I am stuck at the complexity of the following problem: Given a multiset $S = \{x_1,..., x_n\}$ of $n$ integers and a natural number $k$. Can $S$ be partitioned into multisets $S_1,... S_j$ such that for all $S_i \subseteq S$ there is $\sum_{ s \in S_i} s = k?$

I have found out that this may be somehow related to the EqualSubetSum Problem or the partition problem. But is this problem really $NP$-complete or exists a polynomial algorithm depending on $k$ and $n$ to decide this problem?


A set is a multiset (in which every element occurs once) and your partition problem can be used to find a subset of $S$ whose sum is $k$. [Note 1] So if there were a polynomial-time solution to your partition problem, it could easily be used to solve the subset sum problem in the same amount of time.

So the problem is NP-complete, but that doesn't stop it from having a pseudo-polynomial time solution. There are well-known DP algorithms to solve the subset sum problem which are polynomial in the magnitude of the inputs. Time complexity is always expressed as a function of the size of the inputs, as measured (for example) by the number of bits it takes to represent the input. The magnitude of a number is exponential in the size of the number (eg, a number represented in 100 bits could be as large as $2^{100}$). So time complexity polynomial in magnitude is still exponential in problem size.

In your problem, $n$ is a measure of problem size, whereas $k$ only measures numeric magnitude. So they are very different kinds of parameter.

Here's another longer explanation of pseudo-polynomial time in a StackOverflow answer.


  1. Let $S$ be a set for which we seek a subset whose sum is $k$. Without loss of generality, we can assume that $\Sigma S \le 2k$ (because a solution for $k' = \Sigma S - k$ leads directly to a solution for $k$ using the set difference from $S$.) If $\Sigma S = 2k$ then a solution to the multiset partition problem yields two solutions to the subset sum problem. Otherwise, we form the multiset $S' = S \cup \{2k - \Sigma S\}$. Obviously, $\Sigma S' = 2k$ and the element we added has a value less than $k$. We then compute the multiset partition of $\langle S', k\rangle$, which must be a partition into two pieces, at most one of which is a multiset (because there is at most one repeated element in $S'$, the one we added). If the first subset in the partition does not include the element we added, it is a solution to the original problem; otherwise, the second subset is.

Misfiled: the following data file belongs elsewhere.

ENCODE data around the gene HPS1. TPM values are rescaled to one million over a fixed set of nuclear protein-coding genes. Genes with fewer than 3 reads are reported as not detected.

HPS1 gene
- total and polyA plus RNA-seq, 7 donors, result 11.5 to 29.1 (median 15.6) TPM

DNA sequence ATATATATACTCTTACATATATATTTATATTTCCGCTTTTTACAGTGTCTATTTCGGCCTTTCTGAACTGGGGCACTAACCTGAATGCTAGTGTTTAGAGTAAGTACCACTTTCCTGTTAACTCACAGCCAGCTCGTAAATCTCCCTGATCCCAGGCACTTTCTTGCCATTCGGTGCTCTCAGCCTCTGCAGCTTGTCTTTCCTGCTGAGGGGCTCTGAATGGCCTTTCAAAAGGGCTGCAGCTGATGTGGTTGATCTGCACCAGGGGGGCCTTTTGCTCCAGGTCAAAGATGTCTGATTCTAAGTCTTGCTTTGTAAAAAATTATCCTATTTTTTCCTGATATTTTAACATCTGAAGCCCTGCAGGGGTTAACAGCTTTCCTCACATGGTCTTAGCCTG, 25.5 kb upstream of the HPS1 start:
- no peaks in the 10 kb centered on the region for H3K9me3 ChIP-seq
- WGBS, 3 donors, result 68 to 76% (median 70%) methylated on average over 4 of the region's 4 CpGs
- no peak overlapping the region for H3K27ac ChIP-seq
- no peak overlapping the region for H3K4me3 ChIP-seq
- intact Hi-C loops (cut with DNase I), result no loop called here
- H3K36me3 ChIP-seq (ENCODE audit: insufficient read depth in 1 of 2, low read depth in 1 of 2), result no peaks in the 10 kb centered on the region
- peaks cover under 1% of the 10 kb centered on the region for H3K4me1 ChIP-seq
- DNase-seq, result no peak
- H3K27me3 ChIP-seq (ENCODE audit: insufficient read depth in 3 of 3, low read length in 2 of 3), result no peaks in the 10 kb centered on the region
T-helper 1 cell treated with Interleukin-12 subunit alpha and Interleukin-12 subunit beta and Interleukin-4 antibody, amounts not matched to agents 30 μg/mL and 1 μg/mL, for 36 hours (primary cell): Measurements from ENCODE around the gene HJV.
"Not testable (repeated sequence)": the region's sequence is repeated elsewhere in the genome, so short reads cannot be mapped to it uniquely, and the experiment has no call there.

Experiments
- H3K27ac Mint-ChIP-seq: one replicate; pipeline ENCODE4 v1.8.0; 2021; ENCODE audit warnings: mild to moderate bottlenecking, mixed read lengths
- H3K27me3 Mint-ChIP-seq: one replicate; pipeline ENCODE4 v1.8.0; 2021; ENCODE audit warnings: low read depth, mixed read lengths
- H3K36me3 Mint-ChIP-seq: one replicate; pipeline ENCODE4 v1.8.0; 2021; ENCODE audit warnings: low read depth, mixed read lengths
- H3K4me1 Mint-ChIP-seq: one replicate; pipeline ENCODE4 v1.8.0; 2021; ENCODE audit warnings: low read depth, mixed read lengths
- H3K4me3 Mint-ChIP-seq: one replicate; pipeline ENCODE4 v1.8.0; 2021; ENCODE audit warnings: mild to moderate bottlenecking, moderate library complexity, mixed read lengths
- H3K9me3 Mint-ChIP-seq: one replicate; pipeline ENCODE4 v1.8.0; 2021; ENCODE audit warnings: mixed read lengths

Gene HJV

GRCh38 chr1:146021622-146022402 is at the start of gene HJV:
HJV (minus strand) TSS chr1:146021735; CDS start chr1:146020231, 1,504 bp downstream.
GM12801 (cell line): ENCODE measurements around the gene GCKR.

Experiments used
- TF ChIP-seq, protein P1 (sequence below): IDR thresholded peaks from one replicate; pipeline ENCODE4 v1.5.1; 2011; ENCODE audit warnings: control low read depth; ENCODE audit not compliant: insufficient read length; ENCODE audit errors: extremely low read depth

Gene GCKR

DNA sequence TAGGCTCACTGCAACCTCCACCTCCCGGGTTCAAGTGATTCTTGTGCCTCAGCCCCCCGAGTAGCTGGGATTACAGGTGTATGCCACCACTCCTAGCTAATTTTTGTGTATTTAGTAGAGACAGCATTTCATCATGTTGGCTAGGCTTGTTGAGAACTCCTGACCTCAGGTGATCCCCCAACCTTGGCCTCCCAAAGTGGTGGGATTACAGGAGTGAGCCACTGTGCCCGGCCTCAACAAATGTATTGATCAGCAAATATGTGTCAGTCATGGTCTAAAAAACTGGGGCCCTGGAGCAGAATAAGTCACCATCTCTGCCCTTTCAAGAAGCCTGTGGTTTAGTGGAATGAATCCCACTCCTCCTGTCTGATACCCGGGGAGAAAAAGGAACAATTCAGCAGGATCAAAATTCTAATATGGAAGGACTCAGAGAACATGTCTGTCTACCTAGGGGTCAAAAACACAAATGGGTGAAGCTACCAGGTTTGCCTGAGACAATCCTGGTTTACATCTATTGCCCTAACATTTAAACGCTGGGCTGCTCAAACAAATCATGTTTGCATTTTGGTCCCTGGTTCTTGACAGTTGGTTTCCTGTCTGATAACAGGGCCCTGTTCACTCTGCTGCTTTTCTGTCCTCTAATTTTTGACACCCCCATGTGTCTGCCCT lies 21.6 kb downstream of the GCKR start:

Computing $\Sigma S$ and examining the result of the multiset partition solution are both linear time. So if the multiset partition algorithm were polynomial time, so would be the derived subset sum algorithm.

  • $\begingroup$ If $G=\{1,2\}$ and $k=2$, there is no solution to this question but there is a subset $\{2\}$ whose sum is 2. $\endgroup$
    – John L.
    Dec 12 '18 at 6:42
  • $\begingroup$ @Apass.Jack: That's true; I should have mentioned the transformation from subset sum problem to multiset partition problem, and now I have. $\endgroup$
    – rici
    Dec 12 '18 at 22:48
  • $\begingroup$ Nice explanation. $\endgroup$
    – John L.
    Dec 13 '18 at 0:01
  • $\begingroup$ Have you answered the question, "a polynomial algorithm depending on k and n"? That means, I assume, time-complexity of $k^{O(1)}n^{O(1)}$. $\endgroup$
    – John L.
    Dec 13 '18 at 0:02
  • $\begingroup$ @Apass.Jack: yes, that is what the expression means, I guess, and I think I did answer it: yes, there (probably) is a dynamic programming algorithm which is polynomial in $k$ but that's really pseudo-polynomial time because it is based on the magnitude of the input, not the size. In other words, the existence of a pseudo-polynomial time algorithm doesn't disprove the NP-completeness of the problem. I put the Wikipedia link in because it seems to be a complicated distinction to make and it didn't seem useful to dump it all into this answer. $\endgroup$
    – rici
    Dec 13 '18 at 0:06

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